Edge And Peyton’s Brand Of Football Is Entering The History Books

Illustration by David Plunkert

It’s Indy’s Hall of Fame this year. The pandemic delayed last year’s Pro Football Hall of Fame inductions, resulting in a doubleheader ceremony where the classes of 2020 and 2021 will both enter the sport’s hallowed halls in Canton. That, combined with the tendency of sportswriters to make deserving Hall of Famers wait a while before getting their due, means iconic Colts Peyton Manning and Edgerrin James are entering the Hall together this August.

It’s about time for James. The team’s pace-setting running back from 1999 to 2005 will finally get his well-deserved induction ceremony, 11 years after his retirement. When he was drafted, skeptics criticized the Colts for selecting him over Heisman winner Ricky Williams. His HoF induction is one more vindication after a dominant career. (As for Manning, this is his first year of eligibility for Canton, having now retired five years ago.)

Manning set the template. The league’s No. 3 all-time passer (71,940 yards) is nearly the gold standard at his position. The NFL has moved in an increasingly pass-happy direction over the last decade, with the number of passing plays up and running plays down. The fact that rushing yards per attempt are also up has done nothing to slow that trend, with teams deciding if you have a Manning-like QB, the smartest thing is to ride him even harder than the Colts rode Manning, and pass, pass, pass.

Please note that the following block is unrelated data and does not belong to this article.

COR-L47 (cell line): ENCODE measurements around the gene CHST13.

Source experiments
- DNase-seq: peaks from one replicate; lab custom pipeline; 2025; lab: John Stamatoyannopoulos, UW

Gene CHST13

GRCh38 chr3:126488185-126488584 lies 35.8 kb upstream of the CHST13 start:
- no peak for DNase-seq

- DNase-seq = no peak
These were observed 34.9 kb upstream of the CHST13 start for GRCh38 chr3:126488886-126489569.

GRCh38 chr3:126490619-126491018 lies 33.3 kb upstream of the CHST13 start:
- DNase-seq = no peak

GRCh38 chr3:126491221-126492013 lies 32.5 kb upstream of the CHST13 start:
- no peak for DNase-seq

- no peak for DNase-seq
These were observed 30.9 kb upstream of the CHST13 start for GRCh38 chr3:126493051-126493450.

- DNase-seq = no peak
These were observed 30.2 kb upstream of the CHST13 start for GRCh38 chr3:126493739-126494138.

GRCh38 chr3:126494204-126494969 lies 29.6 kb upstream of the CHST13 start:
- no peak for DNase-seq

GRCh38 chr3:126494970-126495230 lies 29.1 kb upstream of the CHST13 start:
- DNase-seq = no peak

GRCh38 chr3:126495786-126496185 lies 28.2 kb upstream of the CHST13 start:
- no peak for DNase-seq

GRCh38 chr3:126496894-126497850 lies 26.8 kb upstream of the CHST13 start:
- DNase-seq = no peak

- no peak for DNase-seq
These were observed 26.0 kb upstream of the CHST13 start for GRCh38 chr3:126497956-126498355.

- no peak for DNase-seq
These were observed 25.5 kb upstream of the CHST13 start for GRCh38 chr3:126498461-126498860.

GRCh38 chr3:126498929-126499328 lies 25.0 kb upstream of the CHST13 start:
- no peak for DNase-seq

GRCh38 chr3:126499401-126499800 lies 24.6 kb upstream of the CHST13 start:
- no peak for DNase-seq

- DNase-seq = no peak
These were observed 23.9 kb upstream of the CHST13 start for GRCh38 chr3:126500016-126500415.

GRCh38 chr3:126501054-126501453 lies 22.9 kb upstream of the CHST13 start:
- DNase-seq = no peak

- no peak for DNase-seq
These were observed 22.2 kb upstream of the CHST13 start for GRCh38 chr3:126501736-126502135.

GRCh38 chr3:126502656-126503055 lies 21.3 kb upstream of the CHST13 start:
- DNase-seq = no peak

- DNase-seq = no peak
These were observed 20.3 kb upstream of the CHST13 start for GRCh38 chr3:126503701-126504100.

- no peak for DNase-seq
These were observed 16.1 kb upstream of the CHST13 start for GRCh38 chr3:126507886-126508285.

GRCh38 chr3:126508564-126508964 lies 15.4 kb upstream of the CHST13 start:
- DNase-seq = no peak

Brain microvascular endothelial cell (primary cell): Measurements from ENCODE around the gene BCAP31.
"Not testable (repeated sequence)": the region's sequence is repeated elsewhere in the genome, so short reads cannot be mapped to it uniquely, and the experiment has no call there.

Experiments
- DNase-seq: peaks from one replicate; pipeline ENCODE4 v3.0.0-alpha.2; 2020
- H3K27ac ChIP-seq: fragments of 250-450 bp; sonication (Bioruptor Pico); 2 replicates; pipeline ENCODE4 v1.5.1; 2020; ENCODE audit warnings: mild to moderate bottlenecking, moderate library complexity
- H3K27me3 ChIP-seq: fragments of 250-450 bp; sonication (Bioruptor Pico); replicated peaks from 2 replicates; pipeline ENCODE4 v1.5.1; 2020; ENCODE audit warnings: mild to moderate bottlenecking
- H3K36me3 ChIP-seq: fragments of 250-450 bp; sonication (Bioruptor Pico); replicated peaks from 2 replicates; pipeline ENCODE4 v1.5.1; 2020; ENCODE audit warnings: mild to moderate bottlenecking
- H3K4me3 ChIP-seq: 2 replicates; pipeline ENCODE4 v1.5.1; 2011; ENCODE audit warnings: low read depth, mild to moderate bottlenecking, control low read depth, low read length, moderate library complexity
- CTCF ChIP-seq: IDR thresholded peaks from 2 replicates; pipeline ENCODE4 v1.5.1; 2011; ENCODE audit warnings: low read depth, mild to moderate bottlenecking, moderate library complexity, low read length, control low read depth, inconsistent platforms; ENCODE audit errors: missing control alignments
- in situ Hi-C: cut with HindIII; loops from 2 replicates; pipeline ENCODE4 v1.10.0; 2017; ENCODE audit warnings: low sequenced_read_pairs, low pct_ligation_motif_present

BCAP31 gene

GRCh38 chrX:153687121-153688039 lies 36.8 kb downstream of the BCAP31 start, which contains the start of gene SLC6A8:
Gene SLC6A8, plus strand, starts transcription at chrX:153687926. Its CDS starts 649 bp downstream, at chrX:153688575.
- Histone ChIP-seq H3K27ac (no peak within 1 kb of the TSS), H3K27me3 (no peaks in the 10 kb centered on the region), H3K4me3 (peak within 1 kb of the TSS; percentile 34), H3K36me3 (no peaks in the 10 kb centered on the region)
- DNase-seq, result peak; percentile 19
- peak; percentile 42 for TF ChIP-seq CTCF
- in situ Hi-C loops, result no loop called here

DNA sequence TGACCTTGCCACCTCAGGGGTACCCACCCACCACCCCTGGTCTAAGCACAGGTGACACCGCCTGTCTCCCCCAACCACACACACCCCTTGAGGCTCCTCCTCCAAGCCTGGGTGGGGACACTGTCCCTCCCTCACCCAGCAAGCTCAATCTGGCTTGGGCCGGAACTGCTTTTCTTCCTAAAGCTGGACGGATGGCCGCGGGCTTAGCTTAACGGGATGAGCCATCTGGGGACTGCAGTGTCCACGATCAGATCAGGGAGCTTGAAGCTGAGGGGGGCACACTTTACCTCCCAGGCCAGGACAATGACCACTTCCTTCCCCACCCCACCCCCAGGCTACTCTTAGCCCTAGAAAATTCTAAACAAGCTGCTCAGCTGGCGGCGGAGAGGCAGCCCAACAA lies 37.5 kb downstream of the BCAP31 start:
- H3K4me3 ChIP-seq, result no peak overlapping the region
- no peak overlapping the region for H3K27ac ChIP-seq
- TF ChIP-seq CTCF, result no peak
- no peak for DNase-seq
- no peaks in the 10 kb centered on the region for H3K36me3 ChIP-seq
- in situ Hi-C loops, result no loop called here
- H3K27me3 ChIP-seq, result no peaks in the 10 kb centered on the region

But James was far from a sidekick. The Colts knew how essential James was as a complement to their Manning-led passing game. Citing James’s inside-out running ability, his pass-blocking, and his receiving, Tony Dungy called him “the most complete back that I’ve ever been around.” James was so central to the Colts’ success that even though he left in free agency a year before the club’s 2006 Super Bowl season, Jim Irsay sent him a ring for their title anyway. And together, Manning and James were lightning: Between 1999 and 2005, the Colts had 7 percent of the NFL’s 300-passing-yard, 100-rushing-yard games, more than twice the share of the average team.

Don’t expect to see it again. As Manning and James get fitted for their gold jackets, it’s worth wondering how many more QB-running back duos will exist in their mold. The likeliest answer is … not many. James cleared 1,200 rush yards five times in seven years in Indy, even as his partner was ever-prolific through the air. In Patrick Mahomes’s three years leading the Chiefs, nobody has run for more than 824 yards in a single season, and just two backs have cleared 500 yards in a campaign. It’s the QB’s show in today’s NFL, and even when it’s not, a running back-by-committee approach now rules the ground game. Workhorses like James are now largely out of favor.

Two for the history books. Tactical innovation and the analytics revolution in sports have made it clear that the passing game is the most efficient way to move the ball down the field, and young quarterbacks have only gotten more talented. Someday, one of them might knock Manning down the all-time passing yards list. But his would-be successors are unlikely to work with a running back like James, who served as the peer to a star QB rather than his understudy. The early-2000s Colts’ style of play will be written into the history books alongside Manning and James this month, a capstone not just for two all-time greats but an entire era of offensive football.